Reviewed by John A. Lynn
Is fire actually a preservative?
Silly question? Well, isn’t that what the traditional doctrine of eternal torment really teaches?
The Fire That Consumes is an excellent book that provides a comprehensive look at this controversial subject. As the flyleaf says, the notion of conscious, unending torment for the wicked has long troubled the minds and hearts of many devout Christians. Most have presumed it to be the biblical teaching, and so not subject to question. The Christian Church in general has never given this subject thorough and open-minded study. The Fire That Consumes does just that. Its comprehensive scope, thorough research, and readable style commend it to scholar and lay person alike.
The book first asks, “What does the Bible actually teach about the end of the wicked?” Like the traditional view, it concludes that the Lake of Fire is final and irreversible. Unlike the traditional view, however, it finds the ultimate punishment to be “eternal destruction”—the wicked, once totally consumed, will cease to exist forever. A second question naturally follows: “If the Bible does not teach eternal, conscious torment, where did the idea come from and why is it so generally held in the Church?”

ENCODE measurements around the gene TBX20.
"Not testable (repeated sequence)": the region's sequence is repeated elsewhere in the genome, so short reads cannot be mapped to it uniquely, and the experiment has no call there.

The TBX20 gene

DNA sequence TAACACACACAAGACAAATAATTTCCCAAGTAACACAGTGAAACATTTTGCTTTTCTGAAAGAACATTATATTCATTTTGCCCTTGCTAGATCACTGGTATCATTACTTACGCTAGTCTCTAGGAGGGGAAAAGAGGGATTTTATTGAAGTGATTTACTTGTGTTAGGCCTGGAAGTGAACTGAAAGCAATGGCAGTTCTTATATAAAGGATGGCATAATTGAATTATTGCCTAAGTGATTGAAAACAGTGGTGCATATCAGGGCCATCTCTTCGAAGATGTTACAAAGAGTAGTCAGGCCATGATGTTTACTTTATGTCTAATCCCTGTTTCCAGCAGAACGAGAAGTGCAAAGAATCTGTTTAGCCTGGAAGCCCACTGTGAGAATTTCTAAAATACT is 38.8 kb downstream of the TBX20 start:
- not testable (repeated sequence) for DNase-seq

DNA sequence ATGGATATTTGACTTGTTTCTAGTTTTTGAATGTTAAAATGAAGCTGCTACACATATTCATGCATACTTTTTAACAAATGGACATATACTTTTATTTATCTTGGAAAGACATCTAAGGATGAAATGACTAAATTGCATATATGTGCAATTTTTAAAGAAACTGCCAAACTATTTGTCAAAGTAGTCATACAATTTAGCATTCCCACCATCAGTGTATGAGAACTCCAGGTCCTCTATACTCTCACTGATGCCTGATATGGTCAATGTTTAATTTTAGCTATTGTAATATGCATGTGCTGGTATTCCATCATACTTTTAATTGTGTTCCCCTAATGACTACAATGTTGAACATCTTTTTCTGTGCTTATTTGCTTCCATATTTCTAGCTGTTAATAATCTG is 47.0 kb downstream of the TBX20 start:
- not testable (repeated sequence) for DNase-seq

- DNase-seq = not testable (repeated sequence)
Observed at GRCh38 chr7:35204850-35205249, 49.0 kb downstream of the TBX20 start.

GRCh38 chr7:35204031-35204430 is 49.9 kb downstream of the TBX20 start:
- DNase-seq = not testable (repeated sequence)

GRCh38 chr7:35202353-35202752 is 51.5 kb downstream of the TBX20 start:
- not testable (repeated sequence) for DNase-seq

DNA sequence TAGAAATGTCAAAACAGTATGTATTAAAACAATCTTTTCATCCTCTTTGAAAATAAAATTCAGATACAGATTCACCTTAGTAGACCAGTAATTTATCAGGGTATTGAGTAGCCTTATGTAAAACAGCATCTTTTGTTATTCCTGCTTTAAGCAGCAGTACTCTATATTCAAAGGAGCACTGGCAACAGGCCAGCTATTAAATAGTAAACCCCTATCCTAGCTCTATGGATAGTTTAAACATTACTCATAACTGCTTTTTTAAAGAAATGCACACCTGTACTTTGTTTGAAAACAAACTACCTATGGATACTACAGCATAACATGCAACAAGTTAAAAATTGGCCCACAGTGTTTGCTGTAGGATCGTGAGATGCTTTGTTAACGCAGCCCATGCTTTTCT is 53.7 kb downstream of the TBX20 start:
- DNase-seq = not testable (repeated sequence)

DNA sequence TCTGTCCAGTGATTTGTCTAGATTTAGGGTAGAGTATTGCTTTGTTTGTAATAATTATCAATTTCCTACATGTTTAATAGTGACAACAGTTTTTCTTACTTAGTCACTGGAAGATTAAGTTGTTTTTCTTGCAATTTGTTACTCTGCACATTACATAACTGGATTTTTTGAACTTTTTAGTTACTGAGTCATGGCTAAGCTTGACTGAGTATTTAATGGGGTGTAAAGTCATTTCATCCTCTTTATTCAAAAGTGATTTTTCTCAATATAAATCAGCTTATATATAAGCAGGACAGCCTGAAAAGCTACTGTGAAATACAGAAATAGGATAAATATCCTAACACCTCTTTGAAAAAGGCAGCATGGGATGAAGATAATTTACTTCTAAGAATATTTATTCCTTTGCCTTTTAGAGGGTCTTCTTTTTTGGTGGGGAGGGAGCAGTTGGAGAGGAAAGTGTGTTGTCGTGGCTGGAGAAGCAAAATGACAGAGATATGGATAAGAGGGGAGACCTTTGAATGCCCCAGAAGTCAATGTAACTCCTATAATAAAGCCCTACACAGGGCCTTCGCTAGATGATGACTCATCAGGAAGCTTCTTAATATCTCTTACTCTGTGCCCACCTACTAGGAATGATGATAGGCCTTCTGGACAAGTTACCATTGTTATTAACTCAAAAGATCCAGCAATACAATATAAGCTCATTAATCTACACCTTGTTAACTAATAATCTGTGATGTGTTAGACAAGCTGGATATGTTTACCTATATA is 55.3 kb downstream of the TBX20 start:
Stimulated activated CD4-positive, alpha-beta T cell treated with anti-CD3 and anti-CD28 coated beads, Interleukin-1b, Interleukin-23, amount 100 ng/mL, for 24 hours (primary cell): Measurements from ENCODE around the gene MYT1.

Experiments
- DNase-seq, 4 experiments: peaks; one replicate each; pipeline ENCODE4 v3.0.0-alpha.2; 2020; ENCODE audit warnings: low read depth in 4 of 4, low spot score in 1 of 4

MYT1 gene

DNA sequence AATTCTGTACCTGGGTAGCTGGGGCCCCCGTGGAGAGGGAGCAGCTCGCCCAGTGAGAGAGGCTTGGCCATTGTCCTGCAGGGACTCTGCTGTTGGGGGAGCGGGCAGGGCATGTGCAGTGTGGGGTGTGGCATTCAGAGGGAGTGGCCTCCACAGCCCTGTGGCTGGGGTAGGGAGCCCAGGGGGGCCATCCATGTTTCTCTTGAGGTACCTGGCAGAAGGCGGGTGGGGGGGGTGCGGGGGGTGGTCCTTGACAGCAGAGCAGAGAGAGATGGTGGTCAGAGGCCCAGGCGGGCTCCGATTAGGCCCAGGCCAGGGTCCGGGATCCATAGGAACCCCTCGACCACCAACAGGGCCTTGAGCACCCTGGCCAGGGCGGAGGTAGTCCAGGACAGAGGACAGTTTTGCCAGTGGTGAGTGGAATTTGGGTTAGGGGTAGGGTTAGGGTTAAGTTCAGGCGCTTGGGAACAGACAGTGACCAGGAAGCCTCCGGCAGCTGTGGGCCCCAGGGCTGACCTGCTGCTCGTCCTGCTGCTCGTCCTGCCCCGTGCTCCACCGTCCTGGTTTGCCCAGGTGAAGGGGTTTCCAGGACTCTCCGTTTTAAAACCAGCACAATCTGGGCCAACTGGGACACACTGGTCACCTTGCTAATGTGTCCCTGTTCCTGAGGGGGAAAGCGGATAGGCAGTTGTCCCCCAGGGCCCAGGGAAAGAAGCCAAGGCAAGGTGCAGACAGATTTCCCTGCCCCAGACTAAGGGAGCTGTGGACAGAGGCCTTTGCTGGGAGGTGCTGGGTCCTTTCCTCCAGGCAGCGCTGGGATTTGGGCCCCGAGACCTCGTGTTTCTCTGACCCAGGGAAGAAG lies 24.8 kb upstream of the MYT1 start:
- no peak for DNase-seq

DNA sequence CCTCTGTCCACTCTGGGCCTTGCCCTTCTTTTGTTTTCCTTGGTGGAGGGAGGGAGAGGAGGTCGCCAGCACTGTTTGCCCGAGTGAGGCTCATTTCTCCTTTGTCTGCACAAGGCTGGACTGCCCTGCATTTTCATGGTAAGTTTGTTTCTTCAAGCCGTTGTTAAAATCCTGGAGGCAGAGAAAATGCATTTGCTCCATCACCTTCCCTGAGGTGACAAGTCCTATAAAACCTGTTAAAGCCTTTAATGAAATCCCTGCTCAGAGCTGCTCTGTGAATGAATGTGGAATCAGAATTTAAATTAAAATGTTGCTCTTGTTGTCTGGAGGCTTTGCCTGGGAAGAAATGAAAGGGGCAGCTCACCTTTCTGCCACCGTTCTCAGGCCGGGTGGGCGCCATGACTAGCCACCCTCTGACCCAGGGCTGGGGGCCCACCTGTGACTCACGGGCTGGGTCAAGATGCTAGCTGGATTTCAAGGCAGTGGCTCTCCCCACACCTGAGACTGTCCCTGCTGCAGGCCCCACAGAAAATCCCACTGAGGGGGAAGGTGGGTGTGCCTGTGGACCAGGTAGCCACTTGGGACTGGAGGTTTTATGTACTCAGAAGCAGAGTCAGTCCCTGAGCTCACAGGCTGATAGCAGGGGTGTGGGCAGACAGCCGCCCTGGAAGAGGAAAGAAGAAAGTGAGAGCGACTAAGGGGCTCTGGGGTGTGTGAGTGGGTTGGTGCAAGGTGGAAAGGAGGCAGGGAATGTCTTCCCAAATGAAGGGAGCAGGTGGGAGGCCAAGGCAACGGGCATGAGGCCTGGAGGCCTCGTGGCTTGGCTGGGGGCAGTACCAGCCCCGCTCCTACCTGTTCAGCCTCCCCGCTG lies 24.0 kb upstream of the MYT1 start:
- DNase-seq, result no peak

The Fire That Consumes searches through the centuries for the answer—and finds it in the pagan notion of immortal souls that crept into early Christian thinking.